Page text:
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Quick Hits

  • The Illinois legislature passed SB2979 to clarify that multiple alleged collections or disseminations of an individual’s biometrics constitute only a single violation of the Privacy Act and the individual is limited to only one recovery of statutory damages.
  • Once signed, the bill will reverse a holding by the Illinois’s high court that had opened the door to potentially excessive damages awards against employers.
  • The bill confirms that BIPA consents may be signed electronically, potentially ending efforts by BIPA class action attorneys to invalidate timely -signed consents merely because they were signed electronically.

On May 16, 2024, the Illinois House of Representatives voted to pass Senate Bill (SB) 2979, a week after the state Senate approved the bill. The General Assembly has thirty days to send the bill to Governor J.B. Pritzker, who has sixty days to sign it. It is anticipated that the bill will be sent quickly and signed immediately. The legislation will become effective when signed.

SB2979 legislatively overrules the Supreme Court of Illinois’s interpretation of what constitutes a violation of Section 15(b)’s “notice and consent” and 15(d)’s “unauthorized disclosure” requirements in Cothron v. White Castle System, Inc., and it would significantly limit recovery under the Privacy Act. Specifically, the law would reverse the court’s interpretation in Cothron that the Privacy Act is violated on each and every unlawful scan or transmission of biometric information.

Per-Scan Damages

SB2979 amends the Privacy Act’s right of action and damages provisions to clarify that when a private entity allegedly collects or disseminates the same biometric identifier or biometric information multiple times in violation of Section 15(b) of the Privacy Act’s notice and consent requirements, the entity has committed only a single violation. For instance, if an employer requires an employee to scan his or her finger to clock in and out each day without first signing a consent, that would constitute a single violation of the act no matter how many times the employee scanned his or her finger.

The amendments further limit an individual to “at most, one recovery” of $1,000 or $5,000 in statutory damages under Section 20. Statutory damages are $1,000 for negligent violations or $5,000 for intentional or reckless violations.

The amendments would be a lifeline for employers, as per-scan damages of $1,000 or $5,000 per scan can quickly accrue, often for mere technical violations, and lead to excessive or potentially catastrophic damages awards. The Illinois high court in Cothron recognized the possibility of excessive damages, but it left it to the state’s lawmakers to clarify—which they have done with SB2979.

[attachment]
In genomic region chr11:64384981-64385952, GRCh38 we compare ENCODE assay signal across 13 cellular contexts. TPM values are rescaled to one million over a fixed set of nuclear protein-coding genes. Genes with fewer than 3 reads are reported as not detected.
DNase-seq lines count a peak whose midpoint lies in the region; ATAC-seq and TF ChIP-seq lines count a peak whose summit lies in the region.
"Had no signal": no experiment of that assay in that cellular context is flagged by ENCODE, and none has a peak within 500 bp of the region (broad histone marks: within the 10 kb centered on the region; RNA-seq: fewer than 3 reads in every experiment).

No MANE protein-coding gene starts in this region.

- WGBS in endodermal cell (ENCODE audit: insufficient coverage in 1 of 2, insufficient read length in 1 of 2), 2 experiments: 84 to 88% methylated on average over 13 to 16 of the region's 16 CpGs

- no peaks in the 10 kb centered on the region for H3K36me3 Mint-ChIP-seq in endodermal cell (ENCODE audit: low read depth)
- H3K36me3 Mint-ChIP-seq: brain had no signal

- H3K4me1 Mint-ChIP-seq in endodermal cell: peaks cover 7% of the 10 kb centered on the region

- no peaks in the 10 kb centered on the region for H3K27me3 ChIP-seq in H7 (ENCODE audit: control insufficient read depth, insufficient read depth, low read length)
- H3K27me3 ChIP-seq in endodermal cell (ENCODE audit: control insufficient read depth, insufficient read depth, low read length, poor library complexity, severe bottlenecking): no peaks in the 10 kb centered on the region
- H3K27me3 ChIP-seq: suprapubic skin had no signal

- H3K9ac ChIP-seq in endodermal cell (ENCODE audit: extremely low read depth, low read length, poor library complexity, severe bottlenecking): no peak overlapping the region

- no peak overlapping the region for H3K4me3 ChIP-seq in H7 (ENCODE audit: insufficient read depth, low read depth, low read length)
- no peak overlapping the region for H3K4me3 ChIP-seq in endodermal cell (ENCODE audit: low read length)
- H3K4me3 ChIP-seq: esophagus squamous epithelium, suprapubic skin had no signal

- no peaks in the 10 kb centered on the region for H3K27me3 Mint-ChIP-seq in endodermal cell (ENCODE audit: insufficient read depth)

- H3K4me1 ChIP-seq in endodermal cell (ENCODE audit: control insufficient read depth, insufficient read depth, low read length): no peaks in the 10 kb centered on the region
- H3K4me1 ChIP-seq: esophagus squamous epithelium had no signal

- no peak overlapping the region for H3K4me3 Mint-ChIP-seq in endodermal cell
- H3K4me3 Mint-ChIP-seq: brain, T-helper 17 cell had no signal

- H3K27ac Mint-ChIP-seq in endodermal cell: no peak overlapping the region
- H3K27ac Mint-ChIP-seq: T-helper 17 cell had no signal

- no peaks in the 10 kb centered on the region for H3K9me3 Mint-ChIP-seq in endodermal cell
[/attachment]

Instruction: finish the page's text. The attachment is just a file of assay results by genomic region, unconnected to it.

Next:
Electronic Signatures

SB2979 explicitly recognizes that written consents may be signed electronically. The bill defines the term “electronic signature” as “an electronic sound, symbol, or process attached to or logically associated with a record and executed or adopted by a person with the intent to sign the record.”

The amendments appear intended to end attempts by BIPA class action attorneys to invalidate timely signed consents simply because they were signed electronically. It may also simplify compliance as electronically signed consents are easier to track, store, and audit. By contrast, paper consent forms may be inadvertently discarded or misplaced, leaving an employer with no evidence of its prior timely compliance.

Retroactive? Or Is This What the Legislature Always Meant?

The legislation will become effective upon signing by the governor, and it does not contain any specific language on retroactivity. However, the amendments are a direct response to the Cothron majority opinion’s call to the Illinois General Assembly to “make clear its intent regarding the assessment of damages,” should it disagree with the Supreme Court of Illinois’s construction of BIPA. If enacted, the prohibition on per-scan damages should apply to pending Privacy Act claims, because the amendments are evidence of legislative intent that a court should consider when construing a statute the state supreme court previously held was unclear.

Ogletree Deakins will continue to monitor developments and will provide updates on the Class Action, Cybersecurity and Privacy, Illinois, and Technology blogs as more information becomes available.

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